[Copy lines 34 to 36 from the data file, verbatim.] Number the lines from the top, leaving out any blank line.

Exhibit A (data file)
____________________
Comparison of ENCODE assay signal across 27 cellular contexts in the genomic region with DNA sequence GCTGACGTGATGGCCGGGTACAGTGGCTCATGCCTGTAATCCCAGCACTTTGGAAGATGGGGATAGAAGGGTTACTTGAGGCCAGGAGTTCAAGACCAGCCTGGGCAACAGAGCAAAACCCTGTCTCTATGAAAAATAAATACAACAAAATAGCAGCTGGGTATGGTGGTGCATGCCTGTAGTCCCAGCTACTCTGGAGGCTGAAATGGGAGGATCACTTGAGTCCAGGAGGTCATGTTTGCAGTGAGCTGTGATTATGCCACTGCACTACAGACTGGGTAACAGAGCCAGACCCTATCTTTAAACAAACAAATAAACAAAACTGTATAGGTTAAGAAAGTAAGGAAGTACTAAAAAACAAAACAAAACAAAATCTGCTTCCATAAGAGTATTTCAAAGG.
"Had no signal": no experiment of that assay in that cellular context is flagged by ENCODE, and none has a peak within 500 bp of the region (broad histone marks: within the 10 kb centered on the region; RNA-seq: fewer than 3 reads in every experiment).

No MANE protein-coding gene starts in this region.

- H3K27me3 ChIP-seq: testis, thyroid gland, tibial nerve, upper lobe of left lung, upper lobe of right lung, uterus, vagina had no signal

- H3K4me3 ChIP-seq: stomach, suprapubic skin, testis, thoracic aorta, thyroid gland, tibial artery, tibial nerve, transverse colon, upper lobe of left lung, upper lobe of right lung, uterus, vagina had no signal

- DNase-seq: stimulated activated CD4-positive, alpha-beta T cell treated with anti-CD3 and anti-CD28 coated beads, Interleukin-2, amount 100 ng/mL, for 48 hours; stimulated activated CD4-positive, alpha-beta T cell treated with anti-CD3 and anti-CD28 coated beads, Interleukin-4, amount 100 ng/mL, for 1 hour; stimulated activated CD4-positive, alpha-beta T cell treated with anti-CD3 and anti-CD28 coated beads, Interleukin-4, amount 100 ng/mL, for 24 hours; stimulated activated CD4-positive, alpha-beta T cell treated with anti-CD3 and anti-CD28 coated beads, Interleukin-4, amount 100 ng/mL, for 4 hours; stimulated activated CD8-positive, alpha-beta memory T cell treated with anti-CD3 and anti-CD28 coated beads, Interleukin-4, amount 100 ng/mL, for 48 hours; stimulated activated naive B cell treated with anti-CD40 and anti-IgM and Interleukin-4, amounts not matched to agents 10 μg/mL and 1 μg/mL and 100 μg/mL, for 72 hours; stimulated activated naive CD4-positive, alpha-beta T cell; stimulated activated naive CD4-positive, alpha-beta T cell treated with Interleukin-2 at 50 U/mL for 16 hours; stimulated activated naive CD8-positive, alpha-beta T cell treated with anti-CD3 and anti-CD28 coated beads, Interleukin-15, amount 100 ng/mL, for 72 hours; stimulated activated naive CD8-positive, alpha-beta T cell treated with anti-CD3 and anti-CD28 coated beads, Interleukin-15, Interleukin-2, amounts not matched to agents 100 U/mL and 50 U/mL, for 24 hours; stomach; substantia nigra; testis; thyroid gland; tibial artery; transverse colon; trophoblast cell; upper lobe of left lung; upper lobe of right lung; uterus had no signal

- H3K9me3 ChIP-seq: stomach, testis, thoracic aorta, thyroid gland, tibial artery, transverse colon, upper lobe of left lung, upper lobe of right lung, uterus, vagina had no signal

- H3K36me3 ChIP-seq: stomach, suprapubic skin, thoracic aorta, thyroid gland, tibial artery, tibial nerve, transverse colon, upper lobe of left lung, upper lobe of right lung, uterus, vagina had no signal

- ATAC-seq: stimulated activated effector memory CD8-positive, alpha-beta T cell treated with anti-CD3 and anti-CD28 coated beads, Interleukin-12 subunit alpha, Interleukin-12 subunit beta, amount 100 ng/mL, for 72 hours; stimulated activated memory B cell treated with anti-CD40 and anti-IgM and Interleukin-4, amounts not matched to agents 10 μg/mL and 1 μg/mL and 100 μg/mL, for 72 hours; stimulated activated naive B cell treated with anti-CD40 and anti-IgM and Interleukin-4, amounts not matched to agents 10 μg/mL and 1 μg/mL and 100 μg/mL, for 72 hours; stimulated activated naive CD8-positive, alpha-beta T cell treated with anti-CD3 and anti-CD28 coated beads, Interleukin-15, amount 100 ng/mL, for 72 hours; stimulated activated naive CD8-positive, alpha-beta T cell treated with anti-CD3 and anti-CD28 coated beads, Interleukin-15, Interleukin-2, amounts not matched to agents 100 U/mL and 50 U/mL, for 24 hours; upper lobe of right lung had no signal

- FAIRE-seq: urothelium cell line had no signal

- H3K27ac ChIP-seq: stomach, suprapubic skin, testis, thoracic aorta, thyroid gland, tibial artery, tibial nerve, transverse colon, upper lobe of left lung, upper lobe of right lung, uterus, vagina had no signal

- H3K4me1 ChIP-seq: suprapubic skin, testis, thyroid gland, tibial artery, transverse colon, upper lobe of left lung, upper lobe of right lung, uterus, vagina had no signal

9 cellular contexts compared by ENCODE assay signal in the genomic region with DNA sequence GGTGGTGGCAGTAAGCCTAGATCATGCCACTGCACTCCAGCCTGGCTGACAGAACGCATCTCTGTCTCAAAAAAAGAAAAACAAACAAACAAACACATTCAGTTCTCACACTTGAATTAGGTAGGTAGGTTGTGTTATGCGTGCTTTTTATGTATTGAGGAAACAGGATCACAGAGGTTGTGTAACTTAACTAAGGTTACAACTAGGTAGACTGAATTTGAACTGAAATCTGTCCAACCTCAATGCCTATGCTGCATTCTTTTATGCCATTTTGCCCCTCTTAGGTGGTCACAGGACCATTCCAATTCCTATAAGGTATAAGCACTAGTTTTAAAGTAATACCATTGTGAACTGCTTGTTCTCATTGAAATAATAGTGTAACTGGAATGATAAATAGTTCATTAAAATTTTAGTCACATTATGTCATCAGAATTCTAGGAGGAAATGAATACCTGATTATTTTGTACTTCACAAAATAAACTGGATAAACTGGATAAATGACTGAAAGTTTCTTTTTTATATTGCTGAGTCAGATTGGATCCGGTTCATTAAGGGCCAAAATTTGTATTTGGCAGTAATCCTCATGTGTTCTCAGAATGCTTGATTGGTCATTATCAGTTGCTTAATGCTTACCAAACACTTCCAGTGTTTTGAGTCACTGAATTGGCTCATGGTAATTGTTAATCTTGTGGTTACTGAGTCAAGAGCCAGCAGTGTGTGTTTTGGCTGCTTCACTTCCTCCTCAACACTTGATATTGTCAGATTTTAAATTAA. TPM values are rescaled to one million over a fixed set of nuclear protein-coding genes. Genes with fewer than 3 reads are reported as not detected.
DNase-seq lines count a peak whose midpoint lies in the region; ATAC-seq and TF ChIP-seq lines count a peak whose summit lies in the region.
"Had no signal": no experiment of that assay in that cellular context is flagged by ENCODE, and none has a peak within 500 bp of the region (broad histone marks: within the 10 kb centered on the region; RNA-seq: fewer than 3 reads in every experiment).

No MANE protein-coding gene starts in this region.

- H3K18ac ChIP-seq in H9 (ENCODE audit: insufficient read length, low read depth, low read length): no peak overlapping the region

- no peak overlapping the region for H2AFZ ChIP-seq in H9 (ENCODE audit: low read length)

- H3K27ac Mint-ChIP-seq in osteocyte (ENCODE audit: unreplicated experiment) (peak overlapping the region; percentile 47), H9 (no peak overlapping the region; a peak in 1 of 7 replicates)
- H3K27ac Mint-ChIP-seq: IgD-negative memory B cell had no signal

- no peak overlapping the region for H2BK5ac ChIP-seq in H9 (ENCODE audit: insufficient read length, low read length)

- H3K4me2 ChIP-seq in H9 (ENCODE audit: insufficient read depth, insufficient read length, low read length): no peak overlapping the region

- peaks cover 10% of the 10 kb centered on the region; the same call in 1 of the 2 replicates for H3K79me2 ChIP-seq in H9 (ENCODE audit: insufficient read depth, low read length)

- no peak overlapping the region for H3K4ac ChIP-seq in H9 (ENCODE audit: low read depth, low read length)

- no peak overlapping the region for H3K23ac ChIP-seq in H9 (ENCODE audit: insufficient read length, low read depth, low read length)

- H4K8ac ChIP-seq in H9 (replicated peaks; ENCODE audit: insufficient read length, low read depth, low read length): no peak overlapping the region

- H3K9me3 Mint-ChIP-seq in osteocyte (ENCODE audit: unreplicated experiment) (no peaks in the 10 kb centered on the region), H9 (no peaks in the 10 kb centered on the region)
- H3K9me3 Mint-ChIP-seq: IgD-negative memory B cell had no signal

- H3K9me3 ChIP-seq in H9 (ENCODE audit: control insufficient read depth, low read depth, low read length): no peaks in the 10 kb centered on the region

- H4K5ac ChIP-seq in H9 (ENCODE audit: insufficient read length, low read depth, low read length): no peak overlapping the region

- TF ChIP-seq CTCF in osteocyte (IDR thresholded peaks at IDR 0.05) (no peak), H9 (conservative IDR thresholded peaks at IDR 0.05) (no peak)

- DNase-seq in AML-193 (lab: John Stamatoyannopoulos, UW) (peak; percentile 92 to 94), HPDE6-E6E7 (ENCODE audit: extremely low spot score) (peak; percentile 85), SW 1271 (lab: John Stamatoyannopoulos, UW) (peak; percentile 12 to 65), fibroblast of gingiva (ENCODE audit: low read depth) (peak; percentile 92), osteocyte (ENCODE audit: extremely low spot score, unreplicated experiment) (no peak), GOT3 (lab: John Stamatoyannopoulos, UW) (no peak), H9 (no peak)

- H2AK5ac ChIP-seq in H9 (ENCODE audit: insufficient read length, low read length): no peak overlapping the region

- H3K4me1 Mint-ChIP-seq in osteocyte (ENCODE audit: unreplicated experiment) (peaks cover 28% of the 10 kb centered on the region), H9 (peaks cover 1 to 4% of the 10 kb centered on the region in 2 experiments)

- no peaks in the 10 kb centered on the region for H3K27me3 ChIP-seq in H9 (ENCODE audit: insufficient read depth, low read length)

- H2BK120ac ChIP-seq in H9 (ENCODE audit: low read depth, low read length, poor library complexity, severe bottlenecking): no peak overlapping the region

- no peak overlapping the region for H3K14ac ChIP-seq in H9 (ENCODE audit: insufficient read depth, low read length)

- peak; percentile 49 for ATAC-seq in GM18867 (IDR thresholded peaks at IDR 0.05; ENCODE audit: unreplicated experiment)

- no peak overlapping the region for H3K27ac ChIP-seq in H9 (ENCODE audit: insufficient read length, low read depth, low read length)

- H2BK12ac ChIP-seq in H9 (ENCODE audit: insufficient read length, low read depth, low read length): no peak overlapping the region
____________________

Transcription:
- H3K4me1 Mint-ChIP-seq in osteocyte (ENCODE audit: unreplicated experiment) (peaks cover 28% of the 10 kb centered on the region), H9 (peaks cover 1 to 4% of the 10 kb centered on the region in 2 experiments)

- no peaks in the 10 kb centered on the region for H3K27me3 ChIP-seq in H9 (ENCODE audit: insufficient read depth, low read length)

- H2BK120ac ChIP-seq in H9 (ENCODE audit: low read depth, low read length, poor library complexity, severe bottlenecking): no peak overlapping the region